Blog | Wednesday, March 4, 2015

Drug resistant bacteria versus advanced medical technology: No contest


The duodenoscope implicated now in several deadly outbreaks of carbapenem-resistant Enterobacteriaceae (CRE) is an otherwise terrific device for management of biliary or pancreatic duct disorders. Unfortunately, the same features that allow the scope to guide fine instruments into miniscule spaces also provide sanctuary for bacterial pathogens, protecting them from all standard approaches to disinfection.

To quote yesterday's FDA safety communication: ”… reports associate multidrug-resistant bacterial infections in patients who have undergone ERCP (endoscopic retrograde cholangiopancreatography) with reprocessed duodenoscopes, even when manufacturer reprocessing instructions are followed correctly. Meticulously cleaning duodenoscopes prior to high-level disinfection should reduce the risk of transmitting infection, but may not entirely eliminate it.”

Translation: You pays your money and you takes your chances.

There aren't any great options for further reducing the (albeit small) risk for infection transmission from these devices. Some hospitals that have experienced outbreaks have switched to ethylene oxide gas, which is time-consuming and may still fail if organic debris remains in the tiny spaces that are so difficult to clean mechanically. Microbiological surveillance (culturing scopes after disinfection) is time-consuming, costly, and has unknown sensitivity for detection of transmission risk.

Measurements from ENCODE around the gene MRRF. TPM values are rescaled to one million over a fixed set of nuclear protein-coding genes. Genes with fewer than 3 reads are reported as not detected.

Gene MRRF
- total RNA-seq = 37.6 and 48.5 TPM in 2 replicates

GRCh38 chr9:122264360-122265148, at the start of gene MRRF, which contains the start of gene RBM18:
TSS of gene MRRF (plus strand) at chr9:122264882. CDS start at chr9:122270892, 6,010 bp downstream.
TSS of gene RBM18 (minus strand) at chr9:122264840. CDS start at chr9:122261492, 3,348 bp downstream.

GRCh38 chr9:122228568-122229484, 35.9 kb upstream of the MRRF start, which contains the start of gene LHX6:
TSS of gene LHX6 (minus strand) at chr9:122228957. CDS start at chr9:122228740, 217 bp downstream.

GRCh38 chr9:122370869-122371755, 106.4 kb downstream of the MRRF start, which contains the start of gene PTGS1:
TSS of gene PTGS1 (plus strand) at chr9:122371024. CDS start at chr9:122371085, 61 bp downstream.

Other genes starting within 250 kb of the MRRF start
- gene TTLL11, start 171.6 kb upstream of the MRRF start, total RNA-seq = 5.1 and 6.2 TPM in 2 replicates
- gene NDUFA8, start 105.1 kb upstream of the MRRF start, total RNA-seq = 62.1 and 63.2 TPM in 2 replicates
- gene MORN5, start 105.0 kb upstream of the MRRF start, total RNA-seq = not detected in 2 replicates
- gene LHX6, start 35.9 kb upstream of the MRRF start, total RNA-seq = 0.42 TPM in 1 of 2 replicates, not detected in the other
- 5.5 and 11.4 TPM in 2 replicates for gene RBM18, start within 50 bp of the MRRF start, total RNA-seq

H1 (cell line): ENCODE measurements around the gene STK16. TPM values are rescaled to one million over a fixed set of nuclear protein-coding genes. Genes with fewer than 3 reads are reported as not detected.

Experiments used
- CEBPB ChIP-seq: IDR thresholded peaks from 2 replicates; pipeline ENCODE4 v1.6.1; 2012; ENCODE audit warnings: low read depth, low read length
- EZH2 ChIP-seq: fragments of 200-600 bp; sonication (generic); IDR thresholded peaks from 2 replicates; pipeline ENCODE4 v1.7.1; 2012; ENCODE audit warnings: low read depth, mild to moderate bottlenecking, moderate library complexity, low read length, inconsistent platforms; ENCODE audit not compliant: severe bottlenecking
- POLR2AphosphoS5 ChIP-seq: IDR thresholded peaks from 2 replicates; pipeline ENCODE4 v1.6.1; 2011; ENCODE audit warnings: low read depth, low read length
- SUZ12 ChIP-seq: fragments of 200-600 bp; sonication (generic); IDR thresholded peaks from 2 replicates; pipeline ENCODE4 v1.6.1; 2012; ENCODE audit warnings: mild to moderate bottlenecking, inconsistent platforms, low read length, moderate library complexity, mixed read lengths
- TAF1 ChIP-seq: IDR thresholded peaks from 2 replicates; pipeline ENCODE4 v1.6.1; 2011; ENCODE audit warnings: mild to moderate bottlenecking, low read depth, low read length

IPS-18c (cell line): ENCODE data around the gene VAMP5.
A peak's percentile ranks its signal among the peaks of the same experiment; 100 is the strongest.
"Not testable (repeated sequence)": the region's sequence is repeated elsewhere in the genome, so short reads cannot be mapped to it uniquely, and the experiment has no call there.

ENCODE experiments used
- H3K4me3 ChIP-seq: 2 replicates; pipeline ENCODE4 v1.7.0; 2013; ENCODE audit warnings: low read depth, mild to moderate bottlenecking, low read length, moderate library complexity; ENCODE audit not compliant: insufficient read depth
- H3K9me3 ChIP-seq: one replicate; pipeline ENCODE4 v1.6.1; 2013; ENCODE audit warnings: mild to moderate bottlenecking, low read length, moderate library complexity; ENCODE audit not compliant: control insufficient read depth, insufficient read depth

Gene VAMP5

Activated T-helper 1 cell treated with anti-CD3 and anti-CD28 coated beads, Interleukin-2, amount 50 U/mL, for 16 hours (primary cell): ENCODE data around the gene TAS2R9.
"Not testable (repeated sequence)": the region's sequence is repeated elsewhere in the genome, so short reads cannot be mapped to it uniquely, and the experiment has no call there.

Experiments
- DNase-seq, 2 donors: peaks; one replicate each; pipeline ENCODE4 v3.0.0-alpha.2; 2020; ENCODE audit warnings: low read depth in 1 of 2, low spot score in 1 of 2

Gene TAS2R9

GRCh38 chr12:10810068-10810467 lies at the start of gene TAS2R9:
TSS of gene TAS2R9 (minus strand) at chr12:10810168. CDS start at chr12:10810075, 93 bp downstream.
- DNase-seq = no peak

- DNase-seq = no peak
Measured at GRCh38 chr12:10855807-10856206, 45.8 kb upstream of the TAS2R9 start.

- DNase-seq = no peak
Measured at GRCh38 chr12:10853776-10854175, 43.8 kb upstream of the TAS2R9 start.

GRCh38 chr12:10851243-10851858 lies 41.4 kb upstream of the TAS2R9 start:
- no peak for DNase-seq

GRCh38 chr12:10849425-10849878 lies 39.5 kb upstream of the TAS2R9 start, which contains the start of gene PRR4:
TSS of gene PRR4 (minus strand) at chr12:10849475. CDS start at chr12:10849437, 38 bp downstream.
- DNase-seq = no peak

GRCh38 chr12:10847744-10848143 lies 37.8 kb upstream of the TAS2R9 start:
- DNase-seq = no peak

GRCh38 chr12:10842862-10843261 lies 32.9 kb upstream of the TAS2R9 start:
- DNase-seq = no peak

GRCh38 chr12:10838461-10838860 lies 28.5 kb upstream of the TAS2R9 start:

This problem is just one example of the limitations that antimicrobial resistance and infection control practice place on advanced health care delivery. Each year we see advances in our ability to provide life-saving care, but each of these advances can be easily circumvented by a simple lapse in infection control practice, or an untreatable bacterial pathogen.

As for this particular device, there must be a safer approach that doesn't sacrifice utility. In a world where you can buy a robot hat-backpack that feeds you tomatoes while you jog, there must be a way to design a duodenoscope that can be effectively cleaned.

Daniel J. Diekema, MD, FACP, practices infectious diseases, clinical microbiology, and hospital epidemiology in Iowa City, Iowa, splitting time between seeing patients with infectious diseases, diagnosing infections in the microbiology laboratory, and trying to prevent infections in the hospital. This post originally appeared at the blog Controversies in Hospital Infection Prevention.